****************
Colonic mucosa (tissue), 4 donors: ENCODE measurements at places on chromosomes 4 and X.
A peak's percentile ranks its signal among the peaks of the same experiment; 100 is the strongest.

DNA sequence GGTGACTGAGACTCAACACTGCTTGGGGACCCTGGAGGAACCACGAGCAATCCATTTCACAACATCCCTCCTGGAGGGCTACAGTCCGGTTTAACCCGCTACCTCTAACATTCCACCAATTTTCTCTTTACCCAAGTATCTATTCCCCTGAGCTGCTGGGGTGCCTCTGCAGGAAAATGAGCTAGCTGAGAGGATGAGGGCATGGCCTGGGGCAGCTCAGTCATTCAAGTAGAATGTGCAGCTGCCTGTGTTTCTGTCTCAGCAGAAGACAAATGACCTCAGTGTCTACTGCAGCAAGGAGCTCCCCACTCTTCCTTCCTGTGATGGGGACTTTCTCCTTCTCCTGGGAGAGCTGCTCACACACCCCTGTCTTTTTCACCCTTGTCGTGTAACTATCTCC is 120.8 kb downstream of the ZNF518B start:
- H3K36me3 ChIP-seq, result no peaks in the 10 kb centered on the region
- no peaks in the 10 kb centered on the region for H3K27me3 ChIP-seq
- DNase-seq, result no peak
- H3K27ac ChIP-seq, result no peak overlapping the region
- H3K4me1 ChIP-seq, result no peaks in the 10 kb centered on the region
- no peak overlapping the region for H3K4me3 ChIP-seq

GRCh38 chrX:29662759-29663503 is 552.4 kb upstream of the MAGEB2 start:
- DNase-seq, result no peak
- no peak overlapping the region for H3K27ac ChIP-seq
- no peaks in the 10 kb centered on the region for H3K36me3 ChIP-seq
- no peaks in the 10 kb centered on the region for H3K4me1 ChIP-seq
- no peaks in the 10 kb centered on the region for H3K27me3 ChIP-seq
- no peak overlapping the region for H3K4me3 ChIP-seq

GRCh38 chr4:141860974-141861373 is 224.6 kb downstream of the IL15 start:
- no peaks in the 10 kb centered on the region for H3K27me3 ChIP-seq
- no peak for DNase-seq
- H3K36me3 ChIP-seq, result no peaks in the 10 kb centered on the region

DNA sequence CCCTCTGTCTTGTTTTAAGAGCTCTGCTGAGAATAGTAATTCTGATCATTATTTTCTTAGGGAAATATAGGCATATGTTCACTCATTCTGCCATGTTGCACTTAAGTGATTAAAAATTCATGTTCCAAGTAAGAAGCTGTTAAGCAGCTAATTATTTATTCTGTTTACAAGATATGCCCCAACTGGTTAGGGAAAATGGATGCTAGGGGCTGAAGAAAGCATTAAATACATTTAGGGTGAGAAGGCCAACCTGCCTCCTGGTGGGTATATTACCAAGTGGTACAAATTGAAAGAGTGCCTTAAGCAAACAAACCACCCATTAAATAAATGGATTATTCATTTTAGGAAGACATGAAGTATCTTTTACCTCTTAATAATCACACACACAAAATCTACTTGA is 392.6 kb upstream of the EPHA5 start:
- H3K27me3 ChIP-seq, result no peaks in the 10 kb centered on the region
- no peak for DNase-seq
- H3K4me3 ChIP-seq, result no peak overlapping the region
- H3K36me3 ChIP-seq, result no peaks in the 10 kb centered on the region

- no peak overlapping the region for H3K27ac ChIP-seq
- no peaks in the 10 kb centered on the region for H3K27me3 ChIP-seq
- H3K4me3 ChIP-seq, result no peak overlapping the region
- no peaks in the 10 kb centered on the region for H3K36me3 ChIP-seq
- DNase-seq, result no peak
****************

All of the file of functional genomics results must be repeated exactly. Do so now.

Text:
Colonic mucosa (tissue), 4 donors: ENCODE measurements at places on chromosomes 4 and X.
A peak's percentile ranks its signal among the peaks of the same experiment; 100 is the strongest.

DNA sequence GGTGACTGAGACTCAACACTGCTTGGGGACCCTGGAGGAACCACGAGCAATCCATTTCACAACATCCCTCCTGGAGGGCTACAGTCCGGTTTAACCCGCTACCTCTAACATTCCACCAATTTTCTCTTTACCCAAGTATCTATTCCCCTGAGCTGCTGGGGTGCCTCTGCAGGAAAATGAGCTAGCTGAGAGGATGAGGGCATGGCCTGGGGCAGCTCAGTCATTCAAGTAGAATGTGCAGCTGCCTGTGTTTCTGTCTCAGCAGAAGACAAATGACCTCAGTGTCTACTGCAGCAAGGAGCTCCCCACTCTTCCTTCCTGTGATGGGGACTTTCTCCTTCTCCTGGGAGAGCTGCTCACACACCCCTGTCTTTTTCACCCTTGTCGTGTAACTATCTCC is 120.8 kb downstream of the ZNF518B start:
- H3K36me3 ChIP-seq, result no peaks in the 10 kb centered on the region
- no peaks in the 10 kb centered on the region for H3K27me3 ChIP-seq
- DNase-seq, result no peak
- H3K27ac ChIP-seq, result no peak overlapping the region
- H3K4me1 ChIP-seq, result no peaks in the 10 kb centered on the region
- no peak overlapping the region for H3K4me3 ChIP-seq

GRCh38 chrX:29662759-29663503 is 552.4 kb upstream of the MAGEB2 start:
- DNase-seq, result no peak
- no peak overlapping the region for H3K27ac ChIP-seq
- no peaks in the 10 kb centered on the region for H3K36me3 ChIP-seq
- no peaks in the 10 kb centered on the region for H3K4me1 ChIP-seq
- no peaks in the 10 kb centered on the region for H3K27me3 ChIP-seq
- no peak overlapping the region for H3K4me3 ChIP-seq

GRCh38 chr4:141860974-141861373 is 224.6 kb downstream of the IL15 start:
- no peaks in the 10 kb centered on the region for H3K27me3 ChIP-seq
- no peak for DNase-seq
- H3K36me3 ChIP-seq, result no peaks in the 10 kb centered on the region

DNA sequence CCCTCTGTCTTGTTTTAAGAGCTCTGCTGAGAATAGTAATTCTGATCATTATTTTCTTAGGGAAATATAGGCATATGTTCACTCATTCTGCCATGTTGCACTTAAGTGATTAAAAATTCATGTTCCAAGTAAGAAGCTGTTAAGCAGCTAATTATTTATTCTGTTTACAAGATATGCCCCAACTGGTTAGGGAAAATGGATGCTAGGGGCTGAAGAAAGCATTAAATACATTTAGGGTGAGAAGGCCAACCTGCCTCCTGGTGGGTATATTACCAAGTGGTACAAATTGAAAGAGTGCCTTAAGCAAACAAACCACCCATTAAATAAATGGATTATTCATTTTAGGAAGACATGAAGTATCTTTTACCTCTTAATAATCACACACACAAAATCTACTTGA is 392.6 kb upstream of the EPHA5 start:
- H3K27me3 ChIP-seq, result no peaks in the 10 kb centered on the region
- no peak for DNase-seq
- H3K4me3 ChIP-seq, result no peak overlapping the region
- H3K36me3 ChIP-seq, result no peaks in the 10 kb centered on the region

- no peak overlapping the region for H3K27ac ChIP-seq
- no peaks in the 10 kb centered on the region for H3K27me3 ChIP-seq
- H3K4me3 ChIP-seq, result no peak overlapping the region
- no peaks in the 10 kb centered on the region for H3K36me3 ChIP-seq
- DNase-seq, result no peak